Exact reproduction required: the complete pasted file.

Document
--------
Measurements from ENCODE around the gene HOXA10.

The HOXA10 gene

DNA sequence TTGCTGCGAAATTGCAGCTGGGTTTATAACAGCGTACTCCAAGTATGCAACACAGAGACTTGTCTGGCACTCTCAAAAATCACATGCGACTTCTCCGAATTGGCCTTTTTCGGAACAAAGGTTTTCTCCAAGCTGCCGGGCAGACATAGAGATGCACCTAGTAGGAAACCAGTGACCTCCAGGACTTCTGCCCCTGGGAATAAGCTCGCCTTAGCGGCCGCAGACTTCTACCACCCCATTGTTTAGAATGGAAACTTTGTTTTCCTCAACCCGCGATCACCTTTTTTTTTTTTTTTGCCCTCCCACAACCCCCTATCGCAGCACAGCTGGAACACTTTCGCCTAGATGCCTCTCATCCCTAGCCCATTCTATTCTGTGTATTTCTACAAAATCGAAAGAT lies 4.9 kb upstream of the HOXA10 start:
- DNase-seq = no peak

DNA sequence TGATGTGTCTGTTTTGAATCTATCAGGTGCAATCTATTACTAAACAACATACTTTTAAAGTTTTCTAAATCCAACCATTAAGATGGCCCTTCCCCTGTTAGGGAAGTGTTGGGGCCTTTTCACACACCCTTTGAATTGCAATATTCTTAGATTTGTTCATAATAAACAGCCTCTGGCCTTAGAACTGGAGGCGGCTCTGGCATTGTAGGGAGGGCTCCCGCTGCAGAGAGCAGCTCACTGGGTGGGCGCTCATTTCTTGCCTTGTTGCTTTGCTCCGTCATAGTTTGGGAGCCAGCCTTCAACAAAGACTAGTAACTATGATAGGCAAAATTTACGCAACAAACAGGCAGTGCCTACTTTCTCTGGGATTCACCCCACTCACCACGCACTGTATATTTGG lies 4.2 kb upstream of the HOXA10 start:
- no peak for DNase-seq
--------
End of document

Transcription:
Measurements from ENCODE around the gene HOXA10.

The HOXA10 gene

DNA sequence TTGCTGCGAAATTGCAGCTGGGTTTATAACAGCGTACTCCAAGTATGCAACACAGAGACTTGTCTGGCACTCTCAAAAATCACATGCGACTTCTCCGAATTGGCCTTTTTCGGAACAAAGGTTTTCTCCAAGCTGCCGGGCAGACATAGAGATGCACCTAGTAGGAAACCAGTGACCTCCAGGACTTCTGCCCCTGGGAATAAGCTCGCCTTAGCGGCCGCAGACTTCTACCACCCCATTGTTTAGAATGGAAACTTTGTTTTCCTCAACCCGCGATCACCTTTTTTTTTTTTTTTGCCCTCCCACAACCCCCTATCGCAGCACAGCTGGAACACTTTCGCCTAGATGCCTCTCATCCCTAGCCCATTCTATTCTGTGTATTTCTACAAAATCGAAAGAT lies 4.9 kb upstream of the HOXA10 start:
- DNase-seq = no peak

DNA sequence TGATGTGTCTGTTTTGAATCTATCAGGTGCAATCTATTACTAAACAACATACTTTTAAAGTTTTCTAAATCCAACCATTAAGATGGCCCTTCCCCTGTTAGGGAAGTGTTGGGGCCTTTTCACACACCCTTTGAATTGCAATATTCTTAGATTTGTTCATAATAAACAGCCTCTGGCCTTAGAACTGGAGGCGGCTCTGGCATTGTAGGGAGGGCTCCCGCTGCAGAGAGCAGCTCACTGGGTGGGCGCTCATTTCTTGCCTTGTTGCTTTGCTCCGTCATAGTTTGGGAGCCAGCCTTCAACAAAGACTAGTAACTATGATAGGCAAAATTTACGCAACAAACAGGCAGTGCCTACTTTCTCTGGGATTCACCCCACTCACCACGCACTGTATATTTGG lies 4.2 kb upstream of the HOXA10 start:
- no peak for DNase-seq